What Alfred Hitchcock’s Psycho did for the shower, Steven Spielberg’s Jaws (1975) did for summer swimming. People still get chills looking into the dark depths from the shore, anxious about dipping their feet into the waiting hungry mouth of…boom, boom, boom, boom, boom, boom. Thank you, John Williams, for that Oscar-winning beast of a score; thank you, Verna Fields, for that Oscar-winning whiplash horror-flick editing; thank you, Spielberg, for some mighty effective camera placement; and thank you, Robert Shaw, for your creepy performance as Quint, the burned-out Captain Ahab-like shark hunter with a missionary’s zeal. Shaw brings quirkiness to the film, which until his appearance has a mechanical but effectively visceral quality much like that of old Bruce, the pneumatic shark. As in all good horror movies, he’s scariest when unseen.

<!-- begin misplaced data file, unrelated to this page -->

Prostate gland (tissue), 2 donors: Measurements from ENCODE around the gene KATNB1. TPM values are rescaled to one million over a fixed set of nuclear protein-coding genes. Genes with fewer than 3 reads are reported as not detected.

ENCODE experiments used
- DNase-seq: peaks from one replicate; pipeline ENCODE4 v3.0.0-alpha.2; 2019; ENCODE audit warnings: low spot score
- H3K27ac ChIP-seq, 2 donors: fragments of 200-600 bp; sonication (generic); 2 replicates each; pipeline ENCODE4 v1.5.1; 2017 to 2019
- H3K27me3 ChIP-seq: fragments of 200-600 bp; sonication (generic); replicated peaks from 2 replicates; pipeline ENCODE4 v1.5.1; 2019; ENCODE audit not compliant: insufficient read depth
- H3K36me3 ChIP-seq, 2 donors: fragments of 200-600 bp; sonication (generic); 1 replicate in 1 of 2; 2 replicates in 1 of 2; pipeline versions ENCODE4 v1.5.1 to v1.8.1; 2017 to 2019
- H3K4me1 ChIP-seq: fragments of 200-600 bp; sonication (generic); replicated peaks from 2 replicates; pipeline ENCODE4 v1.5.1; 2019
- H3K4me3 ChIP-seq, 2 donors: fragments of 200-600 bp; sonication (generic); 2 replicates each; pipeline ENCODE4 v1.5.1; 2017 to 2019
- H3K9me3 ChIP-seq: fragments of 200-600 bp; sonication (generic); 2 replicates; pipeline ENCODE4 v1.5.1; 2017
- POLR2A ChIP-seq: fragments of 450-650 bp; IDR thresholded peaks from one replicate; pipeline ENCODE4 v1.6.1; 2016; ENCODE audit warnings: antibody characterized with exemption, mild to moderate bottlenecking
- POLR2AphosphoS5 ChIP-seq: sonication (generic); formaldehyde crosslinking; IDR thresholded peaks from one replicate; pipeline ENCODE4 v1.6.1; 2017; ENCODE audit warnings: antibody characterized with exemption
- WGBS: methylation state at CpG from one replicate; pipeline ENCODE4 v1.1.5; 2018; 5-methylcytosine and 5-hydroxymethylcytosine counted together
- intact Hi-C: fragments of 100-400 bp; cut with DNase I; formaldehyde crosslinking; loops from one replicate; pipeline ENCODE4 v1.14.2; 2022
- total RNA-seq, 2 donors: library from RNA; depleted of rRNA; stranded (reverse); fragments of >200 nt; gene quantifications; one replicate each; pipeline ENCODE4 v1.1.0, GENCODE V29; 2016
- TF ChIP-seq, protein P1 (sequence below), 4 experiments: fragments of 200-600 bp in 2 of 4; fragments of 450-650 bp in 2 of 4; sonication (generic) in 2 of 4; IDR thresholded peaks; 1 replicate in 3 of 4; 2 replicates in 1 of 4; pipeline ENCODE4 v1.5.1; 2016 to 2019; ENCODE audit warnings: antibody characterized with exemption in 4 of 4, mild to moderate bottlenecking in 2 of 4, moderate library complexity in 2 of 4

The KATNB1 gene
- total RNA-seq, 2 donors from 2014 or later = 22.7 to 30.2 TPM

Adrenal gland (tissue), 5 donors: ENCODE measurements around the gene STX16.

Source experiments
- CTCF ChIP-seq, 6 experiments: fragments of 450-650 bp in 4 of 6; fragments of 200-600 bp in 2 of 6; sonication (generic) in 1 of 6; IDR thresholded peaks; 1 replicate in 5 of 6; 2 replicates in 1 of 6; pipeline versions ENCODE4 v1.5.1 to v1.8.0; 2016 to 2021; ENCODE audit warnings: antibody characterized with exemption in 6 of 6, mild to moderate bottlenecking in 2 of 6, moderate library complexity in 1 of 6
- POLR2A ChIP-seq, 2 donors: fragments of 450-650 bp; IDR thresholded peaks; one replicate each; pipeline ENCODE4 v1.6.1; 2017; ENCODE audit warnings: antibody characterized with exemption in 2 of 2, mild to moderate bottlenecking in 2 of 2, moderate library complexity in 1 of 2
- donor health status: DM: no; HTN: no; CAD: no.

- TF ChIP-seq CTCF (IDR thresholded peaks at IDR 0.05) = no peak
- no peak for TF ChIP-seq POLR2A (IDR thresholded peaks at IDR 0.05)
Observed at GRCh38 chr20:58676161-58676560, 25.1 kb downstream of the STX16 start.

Richard Dreyfuss hones his usual neurotic New York actory thing as he overacts a neurotic ichthyologist; Lorraine Gary worries and screams on shore; and Roy Scheider, full of righteous valor, is the everyman deputy chief of police who wants the beaches closed because of the safety hazard. Scheider’s career took off in the ’70s (his performances in The French Connection and All That Jazz earned Oscar nominations), but he could never cross over into the big time, even though he constantly worked until felled by bone-marrow cancer in 2008. His average-guy Martin Brody is always on edge yet in control, even when masterfully manipulated by Spielberg and his armada of shock tactics.

7 p.m. Houston Museum of Natural Science, 5555 Hermann Park Drive. For information, call 713-639-4629 or visit hmns.org. $6.
Fri., Aug. 22, 7 p.m., 2014

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D.L. Groover has contributed to countless reputable publications including the Houston Press since 2003. His theater criticism has earned him a national award from the Association of Alternative Newsmedia (AAN) as well as three statewide Lone Star Press Awards for the same. He's co-author of the irreverent appreciation, Skeletons from the Opera Closet (St. Martin's Press), now in its fourth printing.
Contact: D. L. Groover